How to Support a Loved One with Cancer
Grace Weatherby
/ Categories: WELLNESS, 2023

How to Support a Loved One with Cancer

When a friend or a family member has cancer, it’s only natural that you want to be supportive. What doesn’t always come naturally is knowing what to do. You may feel unsure about what to say and wonder how best to help and support them.

As you consider your options, it’s important to remember that every person with cancer has a different experience and how open they are to conversations and even accepting help can vary dramatically. The most important thing you can do at any stage of their illness is to listen and respect their wishes. If they decline a visit or a phone call, don’t take it personally. Their need for privacy or to have some quiet time has nothing to do with you and everything with them having a sense of control at a challenging time in their life.

Here are some tips and ideas for supporting someone with cancer:

Be a good listener: While this is important at every stage of their diagnosis and treatment, it’s especially important early on. Even though your loved one has a diagnosis of cancer, it may take months for their treatment plan to take shape. Avoid asking them questions about treatment as it’s likely they may not have answers. Instead, ask how they’re doing and adjusting, then just listen. Allow them to share whatever emotion their feeling, even frustration or anger. Do not try to ‘fix’ their emotions but do let them know you hear them. A caring listener can be invaluable.

Be respectful of how and where they want their story shared: Some people are comfortable sharing every stage of their experience with cancer broadly— including on Facebook—while others are more reserved. Be sure to ask who they have shared the news of their diagnosis with and if they would like you to tell others and respect their wishes.

Provide a welcome distraction: Having cancer is a full-time job. If and when you can, try to engage your loved one in something or anything that doesn’t have to do with cancer. Talk about what you’re doing, share memories, discuss books and movies, and share jokes. If you’re unable to visit—and even if you are—drop a card or note in the mail to let them know they’re on your mind and that you’re sending good thoughts their way. Another fun idea is to provide an activity bag filled with distractions during treatment. Throw in a coloring book, a magazine, a puzzle book, a list of funny podcasts, and, if they’re a crafter, some useful supplies.

Resist the urge to share stories: While you may think that sharing stories of other people’s success will be inspiring, it may not always have that effect. Everyone’s cancer treatment and experience and response to treatment is different. No matter how well-intentioned your story sharing may be, you don’t want to cause them to question their treatment or their recovery.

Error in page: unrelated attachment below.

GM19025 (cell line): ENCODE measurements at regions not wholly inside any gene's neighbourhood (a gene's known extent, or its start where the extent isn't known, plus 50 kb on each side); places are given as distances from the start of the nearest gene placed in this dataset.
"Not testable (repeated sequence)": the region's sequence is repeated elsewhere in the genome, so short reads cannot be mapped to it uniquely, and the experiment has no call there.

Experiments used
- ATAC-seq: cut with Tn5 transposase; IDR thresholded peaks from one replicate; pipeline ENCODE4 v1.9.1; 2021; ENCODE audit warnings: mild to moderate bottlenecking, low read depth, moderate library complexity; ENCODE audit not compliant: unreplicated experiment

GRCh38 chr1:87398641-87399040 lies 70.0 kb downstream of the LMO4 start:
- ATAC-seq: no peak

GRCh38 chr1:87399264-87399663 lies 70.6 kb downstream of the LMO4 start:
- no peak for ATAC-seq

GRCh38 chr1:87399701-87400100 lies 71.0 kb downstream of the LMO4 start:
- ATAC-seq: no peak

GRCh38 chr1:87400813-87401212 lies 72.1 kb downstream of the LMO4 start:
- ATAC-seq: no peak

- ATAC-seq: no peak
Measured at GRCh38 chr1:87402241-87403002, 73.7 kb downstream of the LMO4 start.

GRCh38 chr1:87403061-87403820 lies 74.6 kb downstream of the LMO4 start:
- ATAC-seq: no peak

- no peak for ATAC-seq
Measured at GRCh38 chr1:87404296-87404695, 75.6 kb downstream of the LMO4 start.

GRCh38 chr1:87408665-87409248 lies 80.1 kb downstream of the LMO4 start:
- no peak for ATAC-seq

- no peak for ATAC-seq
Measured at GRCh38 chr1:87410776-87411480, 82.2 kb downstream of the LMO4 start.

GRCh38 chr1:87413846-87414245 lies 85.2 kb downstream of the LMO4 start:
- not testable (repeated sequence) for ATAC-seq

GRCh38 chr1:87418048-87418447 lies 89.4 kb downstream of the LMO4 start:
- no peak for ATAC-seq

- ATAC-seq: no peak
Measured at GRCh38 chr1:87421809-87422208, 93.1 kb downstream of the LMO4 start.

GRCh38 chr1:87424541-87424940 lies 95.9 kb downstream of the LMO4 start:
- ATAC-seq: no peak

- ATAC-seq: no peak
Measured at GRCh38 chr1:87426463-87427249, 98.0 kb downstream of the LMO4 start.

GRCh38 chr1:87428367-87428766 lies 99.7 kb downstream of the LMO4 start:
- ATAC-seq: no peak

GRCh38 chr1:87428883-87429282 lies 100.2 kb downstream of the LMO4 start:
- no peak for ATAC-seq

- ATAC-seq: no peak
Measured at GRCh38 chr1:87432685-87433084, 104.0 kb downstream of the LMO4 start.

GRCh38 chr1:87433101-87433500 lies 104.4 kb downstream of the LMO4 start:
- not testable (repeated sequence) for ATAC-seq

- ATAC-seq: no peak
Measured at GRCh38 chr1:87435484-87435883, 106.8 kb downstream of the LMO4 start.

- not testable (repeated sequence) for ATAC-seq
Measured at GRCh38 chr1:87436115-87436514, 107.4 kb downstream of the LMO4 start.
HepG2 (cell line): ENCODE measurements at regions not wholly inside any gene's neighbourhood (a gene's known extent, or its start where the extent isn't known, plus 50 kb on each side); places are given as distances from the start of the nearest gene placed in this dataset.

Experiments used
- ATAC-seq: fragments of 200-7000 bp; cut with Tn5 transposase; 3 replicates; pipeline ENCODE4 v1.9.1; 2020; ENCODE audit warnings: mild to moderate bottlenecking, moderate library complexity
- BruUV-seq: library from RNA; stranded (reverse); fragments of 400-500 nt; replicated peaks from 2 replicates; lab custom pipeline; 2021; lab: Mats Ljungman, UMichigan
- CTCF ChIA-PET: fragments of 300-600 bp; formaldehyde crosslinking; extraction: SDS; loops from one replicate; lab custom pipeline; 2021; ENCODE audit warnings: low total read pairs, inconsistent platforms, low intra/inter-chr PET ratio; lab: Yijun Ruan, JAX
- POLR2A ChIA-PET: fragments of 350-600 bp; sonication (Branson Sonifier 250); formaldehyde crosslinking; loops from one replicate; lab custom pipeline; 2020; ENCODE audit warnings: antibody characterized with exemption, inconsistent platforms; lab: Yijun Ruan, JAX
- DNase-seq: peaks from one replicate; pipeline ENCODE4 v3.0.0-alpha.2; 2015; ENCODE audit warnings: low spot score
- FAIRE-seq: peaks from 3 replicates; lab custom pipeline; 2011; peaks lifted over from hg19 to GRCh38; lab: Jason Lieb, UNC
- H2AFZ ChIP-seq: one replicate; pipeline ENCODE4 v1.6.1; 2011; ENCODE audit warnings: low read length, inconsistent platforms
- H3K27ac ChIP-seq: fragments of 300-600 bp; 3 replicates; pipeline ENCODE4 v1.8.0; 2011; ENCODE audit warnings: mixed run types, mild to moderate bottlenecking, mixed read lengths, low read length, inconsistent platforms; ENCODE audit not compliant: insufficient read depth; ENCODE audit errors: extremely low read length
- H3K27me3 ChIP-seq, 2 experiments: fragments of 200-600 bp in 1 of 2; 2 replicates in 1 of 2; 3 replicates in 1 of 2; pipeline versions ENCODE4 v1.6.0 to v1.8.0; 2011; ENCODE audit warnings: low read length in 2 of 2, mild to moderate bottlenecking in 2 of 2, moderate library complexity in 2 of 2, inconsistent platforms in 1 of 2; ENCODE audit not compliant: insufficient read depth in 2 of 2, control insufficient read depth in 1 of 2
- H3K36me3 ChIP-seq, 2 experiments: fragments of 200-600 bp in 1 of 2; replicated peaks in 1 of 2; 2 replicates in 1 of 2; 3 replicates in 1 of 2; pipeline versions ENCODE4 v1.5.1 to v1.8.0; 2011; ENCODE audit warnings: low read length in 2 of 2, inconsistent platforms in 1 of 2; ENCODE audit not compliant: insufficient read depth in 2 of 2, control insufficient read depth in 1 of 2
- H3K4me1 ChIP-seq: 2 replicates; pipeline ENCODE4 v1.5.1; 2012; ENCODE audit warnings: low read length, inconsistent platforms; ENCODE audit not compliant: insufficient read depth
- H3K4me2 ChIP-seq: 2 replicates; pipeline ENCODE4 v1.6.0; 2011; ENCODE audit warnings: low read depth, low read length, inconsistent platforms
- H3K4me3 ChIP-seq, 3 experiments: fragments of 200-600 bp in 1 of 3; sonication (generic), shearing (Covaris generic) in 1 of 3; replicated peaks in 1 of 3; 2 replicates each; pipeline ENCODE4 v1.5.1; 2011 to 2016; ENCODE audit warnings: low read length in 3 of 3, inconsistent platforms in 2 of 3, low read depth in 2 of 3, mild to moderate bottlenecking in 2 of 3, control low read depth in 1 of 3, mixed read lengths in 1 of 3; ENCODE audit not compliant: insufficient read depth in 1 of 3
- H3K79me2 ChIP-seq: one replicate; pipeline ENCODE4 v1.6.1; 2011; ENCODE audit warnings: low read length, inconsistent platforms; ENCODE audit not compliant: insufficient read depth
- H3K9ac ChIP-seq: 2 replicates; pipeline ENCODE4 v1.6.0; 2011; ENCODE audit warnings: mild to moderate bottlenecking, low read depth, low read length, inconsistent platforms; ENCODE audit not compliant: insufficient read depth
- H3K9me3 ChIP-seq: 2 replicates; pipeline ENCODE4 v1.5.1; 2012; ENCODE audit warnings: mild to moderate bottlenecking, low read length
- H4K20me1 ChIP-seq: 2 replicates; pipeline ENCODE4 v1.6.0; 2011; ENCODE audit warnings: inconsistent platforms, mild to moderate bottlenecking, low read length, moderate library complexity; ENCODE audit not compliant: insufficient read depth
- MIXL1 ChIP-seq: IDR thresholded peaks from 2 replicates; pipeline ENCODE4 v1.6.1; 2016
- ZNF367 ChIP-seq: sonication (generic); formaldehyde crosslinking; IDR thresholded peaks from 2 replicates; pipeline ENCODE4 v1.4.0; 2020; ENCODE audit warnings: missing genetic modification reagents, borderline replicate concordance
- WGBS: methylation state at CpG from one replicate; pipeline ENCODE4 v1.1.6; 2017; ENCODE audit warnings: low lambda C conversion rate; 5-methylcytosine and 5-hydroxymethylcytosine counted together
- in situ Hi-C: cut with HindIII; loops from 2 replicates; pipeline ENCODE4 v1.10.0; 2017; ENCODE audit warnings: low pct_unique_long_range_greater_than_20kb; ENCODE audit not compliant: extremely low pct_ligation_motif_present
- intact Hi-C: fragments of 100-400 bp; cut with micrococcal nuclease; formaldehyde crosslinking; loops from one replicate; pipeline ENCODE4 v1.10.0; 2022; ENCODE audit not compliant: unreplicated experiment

Help where help is needed: Instead of asking your loved one, ‘What can I do?’, listen as they share how things are going and pay attention to where they or their care partner may be struggling. This may be walking the dog, mowing the lawn, providing rides to appointments, picking up kids, doing laundry, going to the pharmacy, babysitting, and, yes, bringing a meal. Offer in the form of ‘Let me do (this) for you.’ If they’re resistant to help—and they may be—you can always respond with ‘I want to do something to help so I’m going to volunteer at a cancer event’ or ‘I’m going to make a donation’ to a related charity.

It’s also important to check-in on caregivers. Make time to spend time with them and find out how they’re holding up and, again, listen for how you can help. It’s helpful to acknowledge that cancer isn’t just happening to the patient and to let them know that their struggle is also seen and heard.

Never underestimate your power to make a difference in a cancer patient or caregiver’s day. Do your best to help in ways that lighten their burden and don’t add to it. It’s tempting to rush in when we hear news about cancer but rushing in may be more about your emotional reaction to the news and less about what might support this family to get through a long and difficult journey. If you can, try to stay present throughout that journey. In some ways, ongoing kindness and support is more important and valuable as any initial outreach and gestures.

Elizabeth Fredland, LICSW, is the oncology social worker at Southwestern Vermont Regional Cancer Center, part of Southwestern Vermont Medical Center and Southwestern Vermont Health Care in Bennington VT.


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